October will see release of Around the World in 80 Days in a beautiful gilt slip-case. I didn’t catch much about game-play, other than it’s for 2-6 players and takes about 45 minutes.

Then in November, Iello delivers The Mysterious Forest, a cooperative memory game based on the Wormworld Saga web comic.

And sometime later comes Farm Friends, an expansion for Happy Pigs with blocky cows, sheep, and chickens; Bunny Kingdom, a card drafting, area control game by Richard Garfield; and a Cthulhu Monster Pack for King of Tokyo.

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Gen Con 2016—Blood & Plunder

Gen Con 2016 logoA miniatures game debuting at Gen Con was Blood & Plunder from Firelock Games. One of the nice things about this one is it’s a pirate game in a historical setting. No skeletons, sea monsters, or voodoo magic. Also, the game mechanics are relatively simple, but cover both hand-to-hand and ship-to-ship combat.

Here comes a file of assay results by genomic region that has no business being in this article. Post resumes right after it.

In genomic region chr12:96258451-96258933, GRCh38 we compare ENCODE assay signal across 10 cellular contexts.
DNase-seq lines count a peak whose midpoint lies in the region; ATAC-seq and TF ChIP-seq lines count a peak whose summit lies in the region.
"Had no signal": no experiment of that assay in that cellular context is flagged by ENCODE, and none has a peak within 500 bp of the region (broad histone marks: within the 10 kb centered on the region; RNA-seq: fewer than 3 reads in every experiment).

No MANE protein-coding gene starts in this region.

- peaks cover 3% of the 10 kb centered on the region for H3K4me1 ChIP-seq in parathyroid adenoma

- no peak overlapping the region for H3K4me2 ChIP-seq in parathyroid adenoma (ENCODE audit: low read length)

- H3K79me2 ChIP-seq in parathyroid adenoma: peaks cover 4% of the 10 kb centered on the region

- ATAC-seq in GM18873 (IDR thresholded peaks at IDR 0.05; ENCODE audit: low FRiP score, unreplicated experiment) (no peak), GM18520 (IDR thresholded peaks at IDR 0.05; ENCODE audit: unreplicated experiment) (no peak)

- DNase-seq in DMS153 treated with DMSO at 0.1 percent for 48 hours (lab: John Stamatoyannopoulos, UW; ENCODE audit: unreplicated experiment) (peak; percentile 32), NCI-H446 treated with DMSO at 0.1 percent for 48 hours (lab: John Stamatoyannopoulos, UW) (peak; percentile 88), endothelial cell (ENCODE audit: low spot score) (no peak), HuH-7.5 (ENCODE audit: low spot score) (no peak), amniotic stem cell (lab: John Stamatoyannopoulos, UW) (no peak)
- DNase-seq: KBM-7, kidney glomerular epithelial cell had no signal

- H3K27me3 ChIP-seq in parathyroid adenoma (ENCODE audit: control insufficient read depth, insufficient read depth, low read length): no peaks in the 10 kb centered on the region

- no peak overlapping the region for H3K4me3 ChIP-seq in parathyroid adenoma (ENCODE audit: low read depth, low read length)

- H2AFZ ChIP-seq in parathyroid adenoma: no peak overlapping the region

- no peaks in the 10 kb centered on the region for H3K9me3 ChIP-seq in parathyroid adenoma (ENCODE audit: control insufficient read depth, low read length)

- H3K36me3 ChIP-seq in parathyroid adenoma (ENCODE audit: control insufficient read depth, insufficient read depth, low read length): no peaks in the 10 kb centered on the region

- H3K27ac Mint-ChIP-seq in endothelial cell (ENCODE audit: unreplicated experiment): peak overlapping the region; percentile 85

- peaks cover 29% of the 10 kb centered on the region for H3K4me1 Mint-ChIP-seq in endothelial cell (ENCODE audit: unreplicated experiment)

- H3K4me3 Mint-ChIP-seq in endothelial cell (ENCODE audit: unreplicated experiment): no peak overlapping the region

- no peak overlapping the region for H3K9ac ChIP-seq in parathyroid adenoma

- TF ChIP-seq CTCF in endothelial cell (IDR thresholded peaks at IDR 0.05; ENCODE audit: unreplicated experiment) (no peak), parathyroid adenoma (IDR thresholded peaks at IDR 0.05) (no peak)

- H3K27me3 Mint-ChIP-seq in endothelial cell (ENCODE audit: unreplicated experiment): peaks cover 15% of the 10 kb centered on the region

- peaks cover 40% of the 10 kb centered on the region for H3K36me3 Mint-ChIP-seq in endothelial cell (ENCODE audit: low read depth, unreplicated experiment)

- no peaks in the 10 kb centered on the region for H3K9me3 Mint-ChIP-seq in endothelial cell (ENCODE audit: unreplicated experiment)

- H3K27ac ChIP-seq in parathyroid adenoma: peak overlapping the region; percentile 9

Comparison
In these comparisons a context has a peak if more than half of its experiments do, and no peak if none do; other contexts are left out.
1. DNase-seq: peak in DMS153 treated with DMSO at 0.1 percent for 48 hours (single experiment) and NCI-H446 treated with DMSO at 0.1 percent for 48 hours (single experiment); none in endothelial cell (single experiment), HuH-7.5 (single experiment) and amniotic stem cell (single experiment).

Firelock GamesFirelock is launching Blood & Plunder in to retail with starter armies representing a variety of nationalities at $55 each. Ship models, which can carry pirate figures for boarding actions, are generic in design but available in four sizes: longboats for $12, sloops for $40, brigantines for $65, and frigates for $90.

Firelock plans additional factions in the near future and is also contemplating expanding in to earlier and later time periods.



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Gen Con 2016 logo Announced at Gen Con, Fantasy Flight Games is entering the fantasy miniatures category with a game set in the same universe as its Runebound series. Scheduled for release in early 2017, the RuneWars Miniatures Game employs a rules system inspired by X-Wing, with template-based movement (instead of rulers) and command dials for ordering units.

RuneWars Miniatures GameRuneWars miniatures will ship unpainted, though FFG is working with The Army Painter to develop matching paint sets.

FFG also promised organized play support for the game.